In My Humble Abstract Opinion

For this post, I’ll be reviews two aspiring abstract artists recreation of an original painting of their choice. What worked? What didn’t? Let’s find out…

Catherine Jo Morgan's Jazz & Nature

Eagleyedon's Version of Jazz & Nature

In Eagleyedon Says’ blog post, my attempt at art, the author attempts to recreate an abstract painting by CJ Morgan, entitled Jazz & Nature. The very first thing I read right off the bat was “I horribly tried to copy this painting using PhotoShop.” Well, the first mistake is using the word “horrible” in any form because Photoshop is a difficult and sometimes intimidating program to become acquainted with.

The key to the recreation is that you have the ability to give your own take on the original. While the author found it difficult to copy the colors, I thought what was used worked quite well. In the future, the eyedropper tool (if you did not use it) is most helpful in the area of color. I thought the use of brush strokes was also very well done, as a relatively seasoned Photoshop user, I tend to stay away from the brush tool and I know it is not easy to get used to. I think considering the leaves were traced with the pencil tool (again, another tool that takes getting used to), the job tracing the leaves from scratch was solid.

In the future, it is easier to take the leaves drawn and go in Blending Mode (right click on the layer) within that layer and add a stroke or glow to it (which will save you time rather than retracing the outside). If you created a shape of the leaf you like, I would recommend duplicating the layer and resizing so they look a bit more alike, rather than drawing a new one over again.

Considering the author is a relatively newer user of Photoshop, I would say the positives greatly outweigh the negatives. After looking at the original and the recreation, it is very easy to see the similarities. Kudos for choosing, in my opinion, a difficult painting to emulate and jumping in right into Photoshop with a challenge. Job well done…

Grace Hartigan. The Vendor. 1956.

Julie. The Singer. 2010.

In reviewing the post, Having a Voice Through Abstract, in the blog, Bona Fide Alley, there was a much different abstract recreation here. While many of my peers (including yours truly), focused on recreating the original piece of abstract art, here we have a piece that seeks to capture the feel of the original as opposed to being a recreation.

As far as originality is concerned, this is a very creative and detailed piece. The varying colors, the use of the canvas, the unpredictable nature, the diverse use of brushes and perhaps filters shows that a lot of time and effort was put into this. The color choices do not really remind me of Hartigan’s piece, The Vendor (as The Singer is much brighter), but that was purposefully done and I do like the choices made very much. The white lines (which look as though it was created with a filter) over the light blue and pink indicate a good sense of flow and movement. The Singer puts its own unique take with varying colors to evoke varying emotions, shapes and a different version of the on-looking faces. I think the choices here were bold and done with purpose, trying to recapture the emotions of The Vendor and, to me, that goal was accomplished.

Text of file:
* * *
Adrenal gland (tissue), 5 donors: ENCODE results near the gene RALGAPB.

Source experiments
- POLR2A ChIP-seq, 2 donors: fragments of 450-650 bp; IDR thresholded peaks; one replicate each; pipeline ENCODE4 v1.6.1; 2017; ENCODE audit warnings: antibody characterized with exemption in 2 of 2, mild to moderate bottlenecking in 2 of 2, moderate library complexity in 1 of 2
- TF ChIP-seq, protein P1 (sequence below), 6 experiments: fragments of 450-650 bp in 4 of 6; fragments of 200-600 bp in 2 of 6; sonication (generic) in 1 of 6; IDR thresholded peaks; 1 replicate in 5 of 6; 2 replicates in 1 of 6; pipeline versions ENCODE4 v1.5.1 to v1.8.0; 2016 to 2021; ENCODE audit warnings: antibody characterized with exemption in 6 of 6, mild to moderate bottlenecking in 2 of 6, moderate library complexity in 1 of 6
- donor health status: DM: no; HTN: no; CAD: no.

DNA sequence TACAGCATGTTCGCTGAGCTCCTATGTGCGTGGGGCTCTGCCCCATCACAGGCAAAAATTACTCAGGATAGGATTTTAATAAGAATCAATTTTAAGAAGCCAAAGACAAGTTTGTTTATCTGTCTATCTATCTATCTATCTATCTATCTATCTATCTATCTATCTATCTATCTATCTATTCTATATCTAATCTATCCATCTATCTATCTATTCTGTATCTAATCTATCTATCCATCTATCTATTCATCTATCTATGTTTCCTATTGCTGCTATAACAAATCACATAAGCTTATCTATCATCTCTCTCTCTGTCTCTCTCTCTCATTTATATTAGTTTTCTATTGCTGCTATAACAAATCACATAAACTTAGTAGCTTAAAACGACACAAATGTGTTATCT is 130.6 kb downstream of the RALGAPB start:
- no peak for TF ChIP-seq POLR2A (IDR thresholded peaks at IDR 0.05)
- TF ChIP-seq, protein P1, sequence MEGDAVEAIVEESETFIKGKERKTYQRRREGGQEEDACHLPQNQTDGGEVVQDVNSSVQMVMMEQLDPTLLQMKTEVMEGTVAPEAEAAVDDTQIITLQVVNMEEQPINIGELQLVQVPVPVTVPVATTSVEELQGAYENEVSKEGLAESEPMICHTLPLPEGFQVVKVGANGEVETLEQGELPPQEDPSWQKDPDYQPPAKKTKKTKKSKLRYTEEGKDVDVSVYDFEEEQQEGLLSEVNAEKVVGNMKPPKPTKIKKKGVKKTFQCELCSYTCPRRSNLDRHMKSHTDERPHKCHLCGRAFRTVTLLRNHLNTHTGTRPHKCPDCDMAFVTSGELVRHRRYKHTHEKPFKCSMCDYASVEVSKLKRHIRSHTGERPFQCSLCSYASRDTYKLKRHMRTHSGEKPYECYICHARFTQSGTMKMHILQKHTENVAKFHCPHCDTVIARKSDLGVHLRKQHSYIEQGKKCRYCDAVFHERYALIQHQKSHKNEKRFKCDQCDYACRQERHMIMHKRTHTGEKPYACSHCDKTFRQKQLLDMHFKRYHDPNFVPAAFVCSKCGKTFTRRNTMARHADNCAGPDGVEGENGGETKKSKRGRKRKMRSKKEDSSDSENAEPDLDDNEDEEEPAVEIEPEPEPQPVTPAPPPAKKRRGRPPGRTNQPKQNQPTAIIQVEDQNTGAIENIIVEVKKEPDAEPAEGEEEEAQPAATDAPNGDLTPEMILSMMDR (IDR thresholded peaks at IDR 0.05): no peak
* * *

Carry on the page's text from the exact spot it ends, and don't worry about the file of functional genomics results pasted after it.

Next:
Where I feel the piece needs work is in the explanation. There was much detail and description put into the interpretation of Hartigan’s painting, but what about the recreation? Hartigan chose The Vendor, so why The Singer? This really is not a criticism, as abstract art is sometimes best suited to the viewer’s own imagination, but I would like to read a little more in depth about the theme. What are you trying to say about popular culture’s ever-changing times? How does music or “The Singer” fit into this in your view? Also, what tools in Photoshop were used? I read that various layers and opacity were used, but what tools were used to accomplish this? Brushes, fonts (for the music notes), filters, pen tools all seemed like they may have played a role in the piece. It makes the piece slightly harder to judge without really knowing the process that went into it. There appeared to be a lot of time and detail that went into this (it would take me quite a while to conceptualize), so I would not sell myself short on that.

Overall, while many of my peers have admitted they are novices when it comes to using Photoshop, this does not appear to be the case. With this piece I will say that Julie captured the essence of abstract art in The Singer. I could provide Photoshop tips on how to make the painting itself better, but I feel it would only take away from the originality and concept of it, which is the mark of a job very well done.


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6 Responses
  1. PhotogAndOp says:

    hey jon. i think she wants us to post them under the actual blog of the artist. i didn’t check to see if you did that. just a heads up if you did not know.

  2. admin says:

    Thank you for the catch! She said it was okay to post them as a blog, but I’m going to use the comments forum as well, thanks.

  3. PhotogAndOp says:

    Not a bad idea to put them in both places. Think I’ll follow that trend.

  4. modern abstract huge canvas oil painting…

    When making a choice, it is important to remember, if you have Minimalist Décor, the Canvas Art you choose will gain much attention. It is important not to choose conflicting styles. If you are not aware of the particular styles available, within Moder…

  5. interesting abstract art…

    Here is a lesson in oil painting techniques for an ocean wave….

  6. Very nice painting very encouraging.

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